Londonderry residents say they are fearful of what they aren’t being told, as the NSW Environment Protection Authority (EPA) investigates local PFAS contamination.
The investigation, which was launched back in 2016, is looking into the historic use of fire-fighting foams at the Londonderry TestSafe Australia site.
Over the past few months some residents have received letters, notifying them of the contamination of Rickabys Creek, which runs through several Londonderry properties.
Poly-fluoroalkyl substances or PFAS is mainly used to extinguish fires but, if consumed, can potentially cause serious toxic effects.
International health experts have flagged concerns over infant birth defects and cancer.
However, The Department of Health says there is “no conclusive evidence” that exposure to PFAS causes cancer or birth defects.
PFAS is present in a number of everyday items, so people are expected to have some form present in their blood, but it can be very serious for those who have ingested it or have ongoing exposure.
The EPA has warned residents to not drink, consume, wash or garden with the creek water, but Robert Craig is worried it’s too little too late for his family, who have been consuming from fruit trees watered by the creek water for years.
“We’re very worried,” Mr Craig said.
“The test is over $600 per person to get checked for PFAS, we’re a family of six so $3500 is a lot of money when you start looking at it that way.”
Rickabys Creek also received PFAS contamination from the Richmond RAAF base back in 2016, with locals returning positive tests for high contamination in their blood.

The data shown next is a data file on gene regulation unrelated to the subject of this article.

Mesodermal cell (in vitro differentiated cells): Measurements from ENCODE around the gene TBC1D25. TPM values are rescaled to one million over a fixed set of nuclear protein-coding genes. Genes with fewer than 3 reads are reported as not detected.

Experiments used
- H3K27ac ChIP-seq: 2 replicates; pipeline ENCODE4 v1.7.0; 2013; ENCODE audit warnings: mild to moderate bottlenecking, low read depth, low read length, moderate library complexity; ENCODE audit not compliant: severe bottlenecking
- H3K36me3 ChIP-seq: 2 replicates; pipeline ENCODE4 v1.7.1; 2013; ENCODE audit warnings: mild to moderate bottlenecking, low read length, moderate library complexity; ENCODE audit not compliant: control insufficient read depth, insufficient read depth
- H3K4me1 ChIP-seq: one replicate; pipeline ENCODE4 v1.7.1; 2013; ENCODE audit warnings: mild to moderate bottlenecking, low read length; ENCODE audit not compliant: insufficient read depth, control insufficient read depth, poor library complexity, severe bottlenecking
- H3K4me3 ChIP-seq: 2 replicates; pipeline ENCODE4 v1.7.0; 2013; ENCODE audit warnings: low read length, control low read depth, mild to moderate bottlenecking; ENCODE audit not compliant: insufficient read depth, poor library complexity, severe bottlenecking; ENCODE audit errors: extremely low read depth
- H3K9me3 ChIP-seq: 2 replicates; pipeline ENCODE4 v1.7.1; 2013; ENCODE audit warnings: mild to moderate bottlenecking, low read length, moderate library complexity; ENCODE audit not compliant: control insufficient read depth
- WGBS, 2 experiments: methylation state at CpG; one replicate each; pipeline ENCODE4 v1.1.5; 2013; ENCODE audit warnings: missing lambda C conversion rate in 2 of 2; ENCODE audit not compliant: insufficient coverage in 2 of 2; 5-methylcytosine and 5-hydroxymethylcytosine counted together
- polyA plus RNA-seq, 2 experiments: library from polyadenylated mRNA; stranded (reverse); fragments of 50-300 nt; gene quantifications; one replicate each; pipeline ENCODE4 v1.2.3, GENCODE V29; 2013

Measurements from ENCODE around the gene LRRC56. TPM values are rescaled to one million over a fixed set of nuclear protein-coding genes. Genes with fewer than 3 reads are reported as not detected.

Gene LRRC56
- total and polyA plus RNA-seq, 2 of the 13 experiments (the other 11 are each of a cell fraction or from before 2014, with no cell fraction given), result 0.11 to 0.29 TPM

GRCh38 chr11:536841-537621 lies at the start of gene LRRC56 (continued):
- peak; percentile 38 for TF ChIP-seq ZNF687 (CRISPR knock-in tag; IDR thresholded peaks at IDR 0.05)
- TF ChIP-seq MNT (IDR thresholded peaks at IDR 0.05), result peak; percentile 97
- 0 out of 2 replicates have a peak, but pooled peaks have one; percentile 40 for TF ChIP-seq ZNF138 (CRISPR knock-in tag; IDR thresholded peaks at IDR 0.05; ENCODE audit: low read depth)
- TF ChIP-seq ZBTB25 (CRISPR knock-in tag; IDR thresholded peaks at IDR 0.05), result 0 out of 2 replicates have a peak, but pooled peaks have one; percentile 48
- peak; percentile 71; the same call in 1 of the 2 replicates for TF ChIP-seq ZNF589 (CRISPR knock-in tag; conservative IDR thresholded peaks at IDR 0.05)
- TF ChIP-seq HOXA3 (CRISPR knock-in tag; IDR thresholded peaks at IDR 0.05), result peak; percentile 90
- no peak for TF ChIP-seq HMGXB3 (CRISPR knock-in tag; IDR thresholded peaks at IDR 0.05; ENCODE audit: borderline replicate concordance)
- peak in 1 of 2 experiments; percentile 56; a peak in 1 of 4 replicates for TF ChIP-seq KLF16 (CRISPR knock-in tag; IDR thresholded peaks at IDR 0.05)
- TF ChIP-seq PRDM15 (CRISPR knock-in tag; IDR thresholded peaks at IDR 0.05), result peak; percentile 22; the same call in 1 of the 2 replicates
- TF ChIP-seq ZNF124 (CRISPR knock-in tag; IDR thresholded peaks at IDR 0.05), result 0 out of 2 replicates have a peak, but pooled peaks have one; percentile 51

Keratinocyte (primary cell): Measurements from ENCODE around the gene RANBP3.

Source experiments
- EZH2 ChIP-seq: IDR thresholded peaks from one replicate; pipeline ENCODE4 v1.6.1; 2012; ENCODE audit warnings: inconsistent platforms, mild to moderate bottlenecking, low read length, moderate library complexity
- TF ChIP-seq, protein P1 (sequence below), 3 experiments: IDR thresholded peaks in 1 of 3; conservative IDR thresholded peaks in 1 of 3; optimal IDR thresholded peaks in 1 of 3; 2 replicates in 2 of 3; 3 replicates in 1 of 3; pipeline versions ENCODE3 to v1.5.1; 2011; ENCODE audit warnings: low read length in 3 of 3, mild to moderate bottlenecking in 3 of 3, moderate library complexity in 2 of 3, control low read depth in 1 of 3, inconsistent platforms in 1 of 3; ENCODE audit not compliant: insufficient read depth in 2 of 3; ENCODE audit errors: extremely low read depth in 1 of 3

Londonderry residents like Mr Craig were considered safe from the RAAF contamination due to being so far downstream, but now with the TestSafe site contamination, they are worried they could be at risk.
“They just said stop using it but we don’t really know much more,” Mr Craig said.
A spokesperson from the EPA said they had been communicating with some residents since 2016 but the recent letter drop was for additional residents that were only recently identified as being affected.
“Water samples obtained further downstream, found PFAS at concentrations marginally above the national drinking water guidelines,” the spokesperson said.
“The presence of PFAS in the environment does not necessarily mean there is a human health risk.
“It is important to assess if there are any exposure pathways, through which people might come into contact with PFAS.”
TestSafe is now constructing a new retention dam to capture any surface water from the PFAS-impacted fire-fighting training ground to minimise the run-off. Ongoing surface and groundwater monitoring, both on and off site, will help determine if this is effective in protecting the community from contamination in the future.
Contact the EPA’s Environment Line on 131 555 if you think you might be affected.
A graduate of Western Sydney University, Nicola Barton is a news journalist with the Western Weekender, primarily covering crime and politics.